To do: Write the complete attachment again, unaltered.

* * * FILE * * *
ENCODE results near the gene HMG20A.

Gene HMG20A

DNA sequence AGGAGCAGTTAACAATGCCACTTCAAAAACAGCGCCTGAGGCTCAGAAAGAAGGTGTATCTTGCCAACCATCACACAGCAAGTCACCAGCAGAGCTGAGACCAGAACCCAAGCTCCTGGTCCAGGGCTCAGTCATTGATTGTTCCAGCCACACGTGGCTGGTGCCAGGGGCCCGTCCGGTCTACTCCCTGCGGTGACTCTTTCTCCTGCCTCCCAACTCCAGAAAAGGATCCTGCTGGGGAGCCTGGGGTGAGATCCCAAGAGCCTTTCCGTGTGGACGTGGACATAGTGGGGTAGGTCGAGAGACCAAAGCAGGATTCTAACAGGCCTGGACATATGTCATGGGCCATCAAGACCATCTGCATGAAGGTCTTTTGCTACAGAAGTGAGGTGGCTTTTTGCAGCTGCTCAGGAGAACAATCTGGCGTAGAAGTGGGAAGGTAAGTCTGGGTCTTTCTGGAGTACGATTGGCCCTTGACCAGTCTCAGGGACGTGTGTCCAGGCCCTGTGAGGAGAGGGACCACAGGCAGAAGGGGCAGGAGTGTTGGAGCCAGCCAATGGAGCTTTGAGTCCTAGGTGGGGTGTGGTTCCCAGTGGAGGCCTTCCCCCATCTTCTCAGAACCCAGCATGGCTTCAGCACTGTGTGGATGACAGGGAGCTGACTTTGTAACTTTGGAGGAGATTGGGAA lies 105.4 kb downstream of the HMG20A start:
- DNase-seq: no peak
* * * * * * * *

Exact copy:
ENCODE results near the gene HMG20A.

Gene HMG20A

DNA sequence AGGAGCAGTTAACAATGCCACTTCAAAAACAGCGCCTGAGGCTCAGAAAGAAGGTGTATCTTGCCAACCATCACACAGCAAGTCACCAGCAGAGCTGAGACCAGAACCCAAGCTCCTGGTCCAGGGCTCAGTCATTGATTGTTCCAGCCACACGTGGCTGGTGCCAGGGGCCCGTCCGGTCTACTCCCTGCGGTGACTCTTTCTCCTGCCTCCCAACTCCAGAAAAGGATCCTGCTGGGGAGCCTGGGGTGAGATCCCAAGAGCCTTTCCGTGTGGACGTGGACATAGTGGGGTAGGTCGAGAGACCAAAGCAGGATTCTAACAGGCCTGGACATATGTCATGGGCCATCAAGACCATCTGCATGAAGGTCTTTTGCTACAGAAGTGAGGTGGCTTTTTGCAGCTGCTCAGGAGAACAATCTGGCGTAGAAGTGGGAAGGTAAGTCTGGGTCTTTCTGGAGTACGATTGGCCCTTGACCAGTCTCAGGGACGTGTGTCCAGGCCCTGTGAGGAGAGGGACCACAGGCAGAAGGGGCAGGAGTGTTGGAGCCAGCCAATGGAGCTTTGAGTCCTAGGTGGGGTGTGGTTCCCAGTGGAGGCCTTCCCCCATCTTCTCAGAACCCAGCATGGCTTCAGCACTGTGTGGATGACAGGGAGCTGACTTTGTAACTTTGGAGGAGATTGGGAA lies 105.4 kb downstream of the HMG20A start:
- DNase-seq: no peak